Getting a Myanmar visa in Bangkok

After our brief stop in Ayutthaya, we hopped on an early(ish) morning train to Bangkok. Ayutthaya is about 2 hours away from Bangkok, and the tickets cost us ฿15, or 30p. Yes, THIRTY ENGLISH PENCE. Take note, Virgin Trains… Once we’d navigated our way off the train, the Human Mosquito Bite (aka Craig) and I made our way to the Silom district to accomplish our first (and most important) task in Bangkok – sorting out a Myanmar visa.

We’d been told by fellow travellers to arrive at the embassy by 8:30 ready for the doors to open at 9am, and to be prepared for a long wait. We took a slightly more relaxed approach, and rocked up at just after 11am. I don’t know whether it was because there were less people heading to Myanmar, or if the 8:30 keenos had just been dispatched, but we were in and out in 20 minutes with no queues. Easy peasy.

The Myanmar visa situation is ever-changing, and you can (as of March 2015) pay $50 (£34) for an e-visa which (purportedly) takes 3 days to process. Getting a 48 hour Myanmar visa in Bangkok costs ฿810 (£16) so is significantly cheaper, and as our flight left from Bangkok it made sense for us to take this cheaper option. This did mean we had two days in Bangkok to kill, and we made the most of it by finding new haunts in one of my favourite cities. I’m sure I’ve said this before – and no doubt will again – but it’s always good to be back in the Big Mango.

We were staying at new digs – the Lub D hostel in Silom. Although not the cheapest in town, it did have clean bathrooms, a comfortable twin room and incredibly helpful staff, as well as being located conveniently for the Myanmar embassy. It was our first hostel since Australia, and we were impressed.

To celebrate our success at the Myanmar embassy, we headed to the Smokin’ Pug for dinner. It seems odd that the best pulled pork I’ve ever had was in Thailand, but this was the case. Gut busting portions and meat so good you could taste the smoke, all set to a soundtrack of blues music. What’s not to like?! Sadly our budget didn’t stretch to their beer or cocktail selection but I’d recommend them based on the Smokin’ Pug’s ability to cook meat.

The next day – still slightly full of pork – we waddled down to the Neilson Hays library, which is a beautiful corner of colonial English serenity in a hot and crazy city. All dark wood, freestanding ornate bookcases and a mini art gallery, this is the perfect place to kick off your shoes (not optional: footwear and photography are banned) and spend an hour or two with the Times newspaper.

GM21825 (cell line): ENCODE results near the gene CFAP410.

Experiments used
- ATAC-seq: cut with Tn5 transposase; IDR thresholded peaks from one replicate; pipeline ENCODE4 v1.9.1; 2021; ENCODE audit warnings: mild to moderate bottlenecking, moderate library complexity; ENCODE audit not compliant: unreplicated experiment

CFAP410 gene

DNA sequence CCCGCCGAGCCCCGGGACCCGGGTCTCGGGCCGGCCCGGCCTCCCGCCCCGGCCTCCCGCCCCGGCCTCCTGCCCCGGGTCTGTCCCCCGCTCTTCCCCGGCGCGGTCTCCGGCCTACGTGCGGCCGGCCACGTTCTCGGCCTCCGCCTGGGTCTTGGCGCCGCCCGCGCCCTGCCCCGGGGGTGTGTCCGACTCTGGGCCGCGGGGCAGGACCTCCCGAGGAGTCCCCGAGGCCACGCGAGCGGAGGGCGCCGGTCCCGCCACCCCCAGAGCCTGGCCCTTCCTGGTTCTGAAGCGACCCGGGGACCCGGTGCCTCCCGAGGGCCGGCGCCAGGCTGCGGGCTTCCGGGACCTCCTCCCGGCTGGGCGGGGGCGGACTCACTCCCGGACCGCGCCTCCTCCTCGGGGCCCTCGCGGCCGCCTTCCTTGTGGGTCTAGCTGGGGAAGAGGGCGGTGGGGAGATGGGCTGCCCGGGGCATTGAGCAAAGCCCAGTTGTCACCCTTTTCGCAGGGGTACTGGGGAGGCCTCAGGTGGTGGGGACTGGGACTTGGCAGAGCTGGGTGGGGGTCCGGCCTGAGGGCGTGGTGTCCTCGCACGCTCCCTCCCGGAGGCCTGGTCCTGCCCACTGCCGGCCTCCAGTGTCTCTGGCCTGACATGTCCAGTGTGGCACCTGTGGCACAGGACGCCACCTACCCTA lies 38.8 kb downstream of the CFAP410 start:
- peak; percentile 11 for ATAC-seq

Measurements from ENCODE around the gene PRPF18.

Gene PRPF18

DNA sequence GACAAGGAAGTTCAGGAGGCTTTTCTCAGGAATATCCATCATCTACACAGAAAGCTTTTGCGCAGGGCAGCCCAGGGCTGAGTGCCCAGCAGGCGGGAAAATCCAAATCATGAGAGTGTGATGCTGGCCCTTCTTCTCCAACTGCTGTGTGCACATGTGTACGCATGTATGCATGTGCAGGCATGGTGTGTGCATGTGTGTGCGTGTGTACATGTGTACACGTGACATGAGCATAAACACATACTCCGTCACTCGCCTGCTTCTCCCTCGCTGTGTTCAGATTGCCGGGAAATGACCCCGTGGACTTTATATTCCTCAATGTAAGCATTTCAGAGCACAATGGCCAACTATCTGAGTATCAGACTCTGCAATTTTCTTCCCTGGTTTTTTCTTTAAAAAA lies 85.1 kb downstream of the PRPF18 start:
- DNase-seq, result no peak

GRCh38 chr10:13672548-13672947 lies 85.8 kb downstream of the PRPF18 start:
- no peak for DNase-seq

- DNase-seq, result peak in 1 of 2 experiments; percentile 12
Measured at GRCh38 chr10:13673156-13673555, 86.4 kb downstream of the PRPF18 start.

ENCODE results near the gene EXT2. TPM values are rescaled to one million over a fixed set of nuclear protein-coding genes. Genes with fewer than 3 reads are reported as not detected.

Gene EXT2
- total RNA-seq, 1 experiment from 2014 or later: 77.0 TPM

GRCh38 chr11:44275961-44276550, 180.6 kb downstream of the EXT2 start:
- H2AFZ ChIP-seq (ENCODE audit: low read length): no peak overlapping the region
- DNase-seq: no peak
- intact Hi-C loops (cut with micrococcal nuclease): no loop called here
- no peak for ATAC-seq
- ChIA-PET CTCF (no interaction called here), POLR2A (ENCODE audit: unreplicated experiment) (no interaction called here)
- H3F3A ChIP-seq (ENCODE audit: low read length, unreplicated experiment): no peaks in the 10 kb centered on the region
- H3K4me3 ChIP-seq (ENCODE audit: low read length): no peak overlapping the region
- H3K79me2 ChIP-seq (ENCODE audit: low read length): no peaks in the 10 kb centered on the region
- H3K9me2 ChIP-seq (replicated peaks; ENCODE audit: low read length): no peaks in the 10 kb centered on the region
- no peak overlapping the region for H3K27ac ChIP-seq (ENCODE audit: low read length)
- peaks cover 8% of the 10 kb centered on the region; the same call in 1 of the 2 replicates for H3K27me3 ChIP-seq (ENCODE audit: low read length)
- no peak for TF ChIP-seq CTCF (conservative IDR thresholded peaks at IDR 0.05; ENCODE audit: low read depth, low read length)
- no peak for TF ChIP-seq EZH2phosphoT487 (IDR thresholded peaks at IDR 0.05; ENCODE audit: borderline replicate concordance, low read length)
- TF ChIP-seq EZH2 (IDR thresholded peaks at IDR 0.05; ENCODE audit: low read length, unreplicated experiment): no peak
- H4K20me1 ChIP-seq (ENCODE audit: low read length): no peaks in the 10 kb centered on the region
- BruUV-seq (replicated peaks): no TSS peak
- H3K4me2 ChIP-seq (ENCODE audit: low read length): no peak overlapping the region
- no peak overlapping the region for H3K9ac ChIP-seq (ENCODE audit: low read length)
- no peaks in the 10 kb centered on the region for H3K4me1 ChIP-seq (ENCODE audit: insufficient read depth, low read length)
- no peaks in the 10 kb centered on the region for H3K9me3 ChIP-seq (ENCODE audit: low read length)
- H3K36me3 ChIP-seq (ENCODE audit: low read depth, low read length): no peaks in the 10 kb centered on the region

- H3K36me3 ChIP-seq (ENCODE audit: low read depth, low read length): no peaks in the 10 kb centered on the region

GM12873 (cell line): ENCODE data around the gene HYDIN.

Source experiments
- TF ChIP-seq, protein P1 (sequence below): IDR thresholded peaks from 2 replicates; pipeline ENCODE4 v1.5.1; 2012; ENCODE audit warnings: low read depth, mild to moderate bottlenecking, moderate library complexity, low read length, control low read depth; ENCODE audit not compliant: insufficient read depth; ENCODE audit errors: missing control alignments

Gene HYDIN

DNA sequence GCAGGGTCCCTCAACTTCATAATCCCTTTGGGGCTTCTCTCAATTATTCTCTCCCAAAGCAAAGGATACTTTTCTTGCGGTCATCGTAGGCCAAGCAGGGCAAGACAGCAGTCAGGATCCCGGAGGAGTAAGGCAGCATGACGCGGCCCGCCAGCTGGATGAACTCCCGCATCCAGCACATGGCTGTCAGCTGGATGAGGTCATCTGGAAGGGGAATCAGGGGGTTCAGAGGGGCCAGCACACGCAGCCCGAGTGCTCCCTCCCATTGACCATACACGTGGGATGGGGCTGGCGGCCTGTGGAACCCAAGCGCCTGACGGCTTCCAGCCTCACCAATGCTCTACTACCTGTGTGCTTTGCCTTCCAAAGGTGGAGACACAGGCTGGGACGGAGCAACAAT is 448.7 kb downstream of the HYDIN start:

By night, we headed to explore Bangkok’s Chinatown which – to my shame – was completely new to me. We wandered down the bustling streets dodging taxis, tuk tuks and workers heading home, and soon stumbled across a little food stall selling pork noodle broth. It was their only dish, so we sat down at a little table and gestured for two steaming bowls of noodle, dumplings and roast pork and wordlessly slurped our delicious dishes.

Myanmar visa in Bangkok
Bangkok’s Chinatown by night

Satisfied but greedily seeking more, we found ourselves down a side street where the smallest woman I have ever seen was stirring up a storm in a wok that almost dwarfed her. “NO PHOTO” she roared at some haplass tourist trying to sneak a shot of her in action. We meekly gestured we would like two of her delicious noodle dishes and were waved away to some seats. Moments later, we were chomping down on a small but perfectly formed dish of fried noodle, pork, egg and greens. Heaven.

The next day was Visa Collection Day! Or at least, it would be if the Myanmar Embassy officials deemed us worthy of 28 days in their country. As we had the morning to kill, we whiled away the morning with a decadent brunch at Rocket Coffee Bar. Although a naughty splurge, we had the best Eggs Benedict since we left London, and we then sat reading and working on their terrace until it was time to head to the visa office.

As we drew closer to the embassy I gulped. The queue was halfway down the road and we still had 20 minutes to wait in the afternoon heat. Thankfully, at 3:30 the doors opened and the queue moved at startling speed. Within 20 minutes we were out, clutching our passports with our shiny new visas in them. Our last stop was the Super Rich money exchanger on Silom Road for some pristine US dollars and by 5pm we were ready. Myanmar here we come!!

If you need to arrange a Myanmar visa in Bangkok
  • The Myanmar embassy is located in the Silom district (hence why we based ourselves here) on Pan Road, in between Silom Road and Sathon Nuea Road. Surasak BTS stop is about five minutes away.
  • The embassy only receives applications between 9am and 12pm. You’ll need a copy of your passport, two passport photos and a pen to complete the two forms. There is a photocopier in the office which charges a nominal fee and also two enterprising chaps with vans just outside.
  • Collections are from 3:30pm the following day or two days after (depending on which service you paid for); the queue is generally long but moves quickly once the doors are open. We arrived at 3:15pm and were out by 3:45pm.
  • Alternatively, you can apply for an e-visa for a slightly higher fee (this may be negated by not staying in Bangkok of course); you’ll need to upload a passport photo as part of the online application. Have fun with the awesome website..!


  1. Maja said:

    There are different rules for different nationalities, but for sure Myanmar is worth visiting!

    April 12, 2015
    • Katie said:

      That’s a very good point Maja; we are both British so can only speak from our perspective. I’m sure there are other countries who have more hoops to jump through to get a visa.

      April 12, 2015

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